Learn healthy and adaptive ways to understand and manage anxiety.

Everyone needs to cope.  People often simply do what they have to, to stay alive and make it through. Sometimes what was once a helpful way of dealing with something, can become a problem in and of itself.  This is often the case with addictions. Once firmly in place, the addictions or problematic pattern of functioning, can impact your life in ways that you had not intended.  It can impact relationships, your finances and your career.  This was probably not your intent when you first began whatever it is that is now a problem. Working with addictions involves dealing directly with the addiction, learning more about what you are avoiding (if anything; although often an addiction to one thing is a way of avoiding another e.g. people/feelings/events) and to develop healthy ways of coping.

Mental health begins early in life. Childhood is the time that many patterns are established. Helping children to develop in healthy ways, develop healthy coping strategies and learn the task of emotional regulation is something that most parents want for their children, but for many the “how” to do this remains a bit of a mystery. Working with children usually involves significant participation from parents. By working this way parents learn the strategies along side of their children in order to become their primary support.

This is the job that everyone wants to get right. But just as you may not know how to treat all of your child’s physical illnesses, you may not always know (nor are you supposed to) how to support your child to develop good mental health.   Perhaps you knew exactly what to do when they were 2, but now that they are 12 or 16 you feel a bit disconnected. Or perhaps you are the opposite.  You look forward to them being an age that they can express themselves in a language you understand, however currently you struggle with connecting to your infant/toddler. Either way this is a skillset that can be learned. Learn ways to develop healthy attachment relationships with your child at any age.  Set yourself up for the parent/child relationship that will work best for you and your family.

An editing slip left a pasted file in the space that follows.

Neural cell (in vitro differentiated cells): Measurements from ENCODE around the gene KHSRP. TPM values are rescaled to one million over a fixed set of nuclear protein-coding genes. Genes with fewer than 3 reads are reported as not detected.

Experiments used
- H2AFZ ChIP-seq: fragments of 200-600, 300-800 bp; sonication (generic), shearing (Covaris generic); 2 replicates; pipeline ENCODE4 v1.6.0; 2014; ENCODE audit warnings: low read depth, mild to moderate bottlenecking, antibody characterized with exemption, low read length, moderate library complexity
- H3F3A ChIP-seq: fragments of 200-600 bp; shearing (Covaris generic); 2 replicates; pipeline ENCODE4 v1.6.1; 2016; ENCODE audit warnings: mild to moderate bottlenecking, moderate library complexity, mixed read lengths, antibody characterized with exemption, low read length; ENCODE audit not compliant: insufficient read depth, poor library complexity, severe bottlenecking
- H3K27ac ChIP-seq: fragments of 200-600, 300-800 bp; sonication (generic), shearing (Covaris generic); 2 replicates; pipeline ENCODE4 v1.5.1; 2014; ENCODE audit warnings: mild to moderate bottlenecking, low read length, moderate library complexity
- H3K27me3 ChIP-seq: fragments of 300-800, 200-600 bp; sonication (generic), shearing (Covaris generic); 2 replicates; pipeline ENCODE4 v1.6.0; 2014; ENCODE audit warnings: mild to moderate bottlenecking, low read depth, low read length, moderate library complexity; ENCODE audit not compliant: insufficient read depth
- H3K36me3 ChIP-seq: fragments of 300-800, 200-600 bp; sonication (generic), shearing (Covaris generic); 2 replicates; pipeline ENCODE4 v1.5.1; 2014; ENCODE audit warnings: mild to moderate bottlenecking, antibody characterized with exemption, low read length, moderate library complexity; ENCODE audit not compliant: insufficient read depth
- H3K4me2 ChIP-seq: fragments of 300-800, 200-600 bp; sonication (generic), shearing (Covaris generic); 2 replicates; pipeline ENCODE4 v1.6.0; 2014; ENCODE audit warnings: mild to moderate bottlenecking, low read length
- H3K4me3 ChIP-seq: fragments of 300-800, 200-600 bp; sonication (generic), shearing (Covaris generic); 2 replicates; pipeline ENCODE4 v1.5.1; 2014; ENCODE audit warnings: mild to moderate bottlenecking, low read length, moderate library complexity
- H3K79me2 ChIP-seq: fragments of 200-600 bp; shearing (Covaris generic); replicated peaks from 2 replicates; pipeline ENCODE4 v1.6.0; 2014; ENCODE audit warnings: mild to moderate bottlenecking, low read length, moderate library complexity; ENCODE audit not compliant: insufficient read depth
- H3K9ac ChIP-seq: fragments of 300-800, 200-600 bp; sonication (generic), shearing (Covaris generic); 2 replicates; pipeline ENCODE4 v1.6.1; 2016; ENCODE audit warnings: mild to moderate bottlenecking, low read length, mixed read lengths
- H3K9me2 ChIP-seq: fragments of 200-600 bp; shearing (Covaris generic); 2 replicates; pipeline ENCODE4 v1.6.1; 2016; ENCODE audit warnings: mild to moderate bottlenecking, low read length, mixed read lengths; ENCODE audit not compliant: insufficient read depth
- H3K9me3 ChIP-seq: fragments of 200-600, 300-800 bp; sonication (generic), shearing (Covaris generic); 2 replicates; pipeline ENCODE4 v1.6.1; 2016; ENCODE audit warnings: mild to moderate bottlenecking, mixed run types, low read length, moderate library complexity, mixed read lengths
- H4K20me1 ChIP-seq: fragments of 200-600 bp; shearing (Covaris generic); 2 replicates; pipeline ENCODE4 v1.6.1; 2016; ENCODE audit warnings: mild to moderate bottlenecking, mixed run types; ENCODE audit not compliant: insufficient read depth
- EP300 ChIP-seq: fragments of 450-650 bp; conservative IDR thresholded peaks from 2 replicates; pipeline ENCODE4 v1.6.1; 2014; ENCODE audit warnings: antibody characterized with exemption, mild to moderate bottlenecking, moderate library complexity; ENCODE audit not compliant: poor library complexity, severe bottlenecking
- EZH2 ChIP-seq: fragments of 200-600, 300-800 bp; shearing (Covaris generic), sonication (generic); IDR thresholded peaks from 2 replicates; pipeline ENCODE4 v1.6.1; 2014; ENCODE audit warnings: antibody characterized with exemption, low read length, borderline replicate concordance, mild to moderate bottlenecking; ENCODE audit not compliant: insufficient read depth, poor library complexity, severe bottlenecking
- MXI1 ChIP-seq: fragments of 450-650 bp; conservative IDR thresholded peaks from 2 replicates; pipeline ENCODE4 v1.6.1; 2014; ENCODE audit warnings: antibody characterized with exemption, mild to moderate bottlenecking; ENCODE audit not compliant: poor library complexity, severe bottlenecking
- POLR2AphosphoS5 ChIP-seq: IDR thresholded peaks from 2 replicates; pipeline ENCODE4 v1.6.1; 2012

This involves talking.  The first step involves getting to know you and your life circumstances. From there we can develop ways to help you overcome/cope with the things in your life. Whether the issues involve the past , the present or a combination of the two (often our past infiltrates our present in unwelcomed ways) therapy is one way to explore the parts of life that present as challenging or painful situations.

Often people want to know “when” is the appropriate time to enter couples counseling.  The answer depends on what it is that you want to achieve.  For some, Couple’s Counselling is seen as a preventative step.  Couple’s at the beginning of significant relationships, or on the cusp of transitions (e.g. moving in together/getting married) can benefit by establishing healthy patterns of communication/conflict resolution/intimacy that serve to keep the relationship in a healthy place on a day to day basis.  Problems will arise, but having the skills ahead of time to deal with whatever life throws your way, can help your relationship be a source of support not added stress.

Once a relationship approaches a point that events/situations overwhelm the couples ability to cope, Couple’s Counselling can help to untangle issues and heal wounds.  Many relationships go through natural cycles of rupture and repair.  Learn to recognize and function through this cycle in ways that take care of you and your relationship.

The decision to end a long-term relationship/partnership/marriage is difficult.  The goal is to have two healthy (and eventually happy) people. Separation counseling can help you separate in ways that lessen harm to yourself and/or your children.

Living with other humans can be extremely challenging at times. When it is working it is fantastic!  When it is not working well it can create difficulties that can take over your life and impact every area.  The “rules” of being in a family are unique to every family.  Families today have to integrate so much information from the outside world on a minute to minute basis.  (Do you eat dinner with you cell beside you?) Families are often blended.  Grandparents/extended family may find themselves as primary caregivers. Regardless of the structure of your family, the number and/or gender of parents/caregivers, learning to live with each other in a safe respectful environment is something that most people want.  Getting there may be easier with support.

Whether you are a professional or amateur athlete what you are likely striving to be at the top of your game.  Often what can take an athlete to that next level is enhancing the mental aspect of the game.  How often have you made an error, not because you do not have the physical skill (you have likely been working on that for years) but because you made a mental error? Perhaps it was impulsively grabbing the wrong club, trying to push through a shot when should have slowed things down, stepped away and started again. Or perhaps you lost concentration and faltered on a pace, step, move. When expectations are high anxiety is often heightened. At times the daily issues of life simply get in the way of concentration. Working with a psychologist helps you to continue to work towards peak performance with an added advantage.